Cannabis connoisseurs are not down-and-out alcoholics, and very few of them are stereotypical burnt-out hippies.
Cannabis connoisseurs are functioning members of society, working alongside you everyday, capable of running errands, having a social life, raising a family and driving a car.
Driving as a cannabis connoisseur is entirely different from drinking and driving.
First, there is a lack of consensus on how much THC is too much, and there isn’t any correlation between THC in blood levels and traffic fatalities.
One should at least have a correlation if one is going to presume a causation, no?
The police and politicians have merely begged the question, that is, assumed the conclusion proven in the premise of the argument.
But if police can arrest you based on a joint you smoked a day ago, the consequence would be litigation, more bureaucratic nonsense tying up the courts.
So to save taxpayer’s time, money and resources, any road-side blood test for THC should be rejected outright.
Second, a double-blind study done by the University of Iowa Carver College of Medicine found that 85 subjects drove the same sober as they did stoned.
Perhaps one of the reasons the current Liberal government is adamant about a new task force is because it must ignore the 2002 Senate report.
On traffic, the report says, “Cannabis alone, particularly in low doses, has little effect on the skills involved in automobile driving. Cannabis leads to a more cautious style of driving. However it has a negative impact on decision time and trajectory. This in itself does not mean that drivers under the influence of cannabis represent a traffic safety risk;”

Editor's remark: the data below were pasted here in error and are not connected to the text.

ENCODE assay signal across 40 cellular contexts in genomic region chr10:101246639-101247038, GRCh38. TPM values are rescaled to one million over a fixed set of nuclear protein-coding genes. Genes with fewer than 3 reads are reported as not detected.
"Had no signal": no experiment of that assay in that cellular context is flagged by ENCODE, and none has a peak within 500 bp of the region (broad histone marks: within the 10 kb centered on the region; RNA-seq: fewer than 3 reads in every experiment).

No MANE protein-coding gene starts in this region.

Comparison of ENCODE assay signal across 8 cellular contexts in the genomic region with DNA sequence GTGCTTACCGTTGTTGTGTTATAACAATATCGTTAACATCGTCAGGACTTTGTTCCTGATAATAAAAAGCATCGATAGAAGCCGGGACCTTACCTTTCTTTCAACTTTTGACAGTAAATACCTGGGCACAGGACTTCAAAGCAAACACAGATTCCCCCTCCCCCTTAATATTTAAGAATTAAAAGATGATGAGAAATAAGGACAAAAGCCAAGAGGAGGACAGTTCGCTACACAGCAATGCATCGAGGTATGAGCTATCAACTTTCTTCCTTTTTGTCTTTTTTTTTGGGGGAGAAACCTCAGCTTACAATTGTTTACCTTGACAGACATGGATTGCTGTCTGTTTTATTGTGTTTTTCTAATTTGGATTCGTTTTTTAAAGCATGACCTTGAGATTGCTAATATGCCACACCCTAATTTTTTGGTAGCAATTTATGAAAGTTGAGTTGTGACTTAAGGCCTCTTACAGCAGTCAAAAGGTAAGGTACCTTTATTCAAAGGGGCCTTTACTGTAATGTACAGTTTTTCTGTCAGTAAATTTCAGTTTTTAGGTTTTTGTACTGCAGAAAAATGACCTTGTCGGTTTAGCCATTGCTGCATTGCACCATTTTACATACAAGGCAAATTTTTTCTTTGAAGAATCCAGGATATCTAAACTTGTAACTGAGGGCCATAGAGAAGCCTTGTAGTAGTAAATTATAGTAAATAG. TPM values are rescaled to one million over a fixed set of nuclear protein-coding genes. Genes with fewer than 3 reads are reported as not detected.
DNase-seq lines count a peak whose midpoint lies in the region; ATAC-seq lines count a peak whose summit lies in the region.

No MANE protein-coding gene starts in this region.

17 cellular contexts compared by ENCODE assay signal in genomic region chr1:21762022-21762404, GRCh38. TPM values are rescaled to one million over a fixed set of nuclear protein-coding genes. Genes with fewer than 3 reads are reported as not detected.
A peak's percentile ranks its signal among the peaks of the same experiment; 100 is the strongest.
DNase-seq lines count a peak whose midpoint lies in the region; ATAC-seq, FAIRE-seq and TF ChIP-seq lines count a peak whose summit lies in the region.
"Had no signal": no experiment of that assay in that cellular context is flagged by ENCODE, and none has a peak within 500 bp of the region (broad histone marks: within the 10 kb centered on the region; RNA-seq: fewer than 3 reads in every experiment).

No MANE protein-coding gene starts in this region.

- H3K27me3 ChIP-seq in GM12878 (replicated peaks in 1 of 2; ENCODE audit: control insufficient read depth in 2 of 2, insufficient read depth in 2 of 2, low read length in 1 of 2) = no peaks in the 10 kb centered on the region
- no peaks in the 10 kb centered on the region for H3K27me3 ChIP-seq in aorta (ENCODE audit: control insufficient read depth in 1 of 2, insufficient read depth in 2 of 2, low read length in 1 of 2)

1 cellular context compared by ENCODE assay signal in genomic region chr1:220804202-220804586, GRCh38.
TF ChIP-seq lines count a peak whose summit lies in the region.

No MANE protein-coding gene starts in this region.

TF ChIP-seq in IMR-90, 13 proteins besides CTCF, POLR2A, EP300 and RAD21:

And the United States National Highway Traffic Safety Administration concluded that if you factor out age, gender, race and alcohol, “drivers who tested positive for marijuana were no more likely to crash” than non-medicated drivers.
To top it off, cannabis may actually reduce accidents. In legalized states, there has been an 8 to 11 per cent decrease in traffic fatalities.
One reason for this, says the researchers, is that people are substituting cannabis for booze and so there are less drunks on the road.
Given each individual’s tolerance, and each strains different effect, an objective standard on how much THC is too much doesn’t look forthcoming in the near future.
Especially when the devices made for such purposes are influenced by customers like monopoly law enforcement agencies, funded by taxes and policing the roads like armed hall-monitors.
I’d say there are bigger problems than ordinary cannabis connoisseurs, who, under most circumstances, are capable of competent driving.
If your goal is to ensure safety on the roads, then your best bet is to privatize the roads.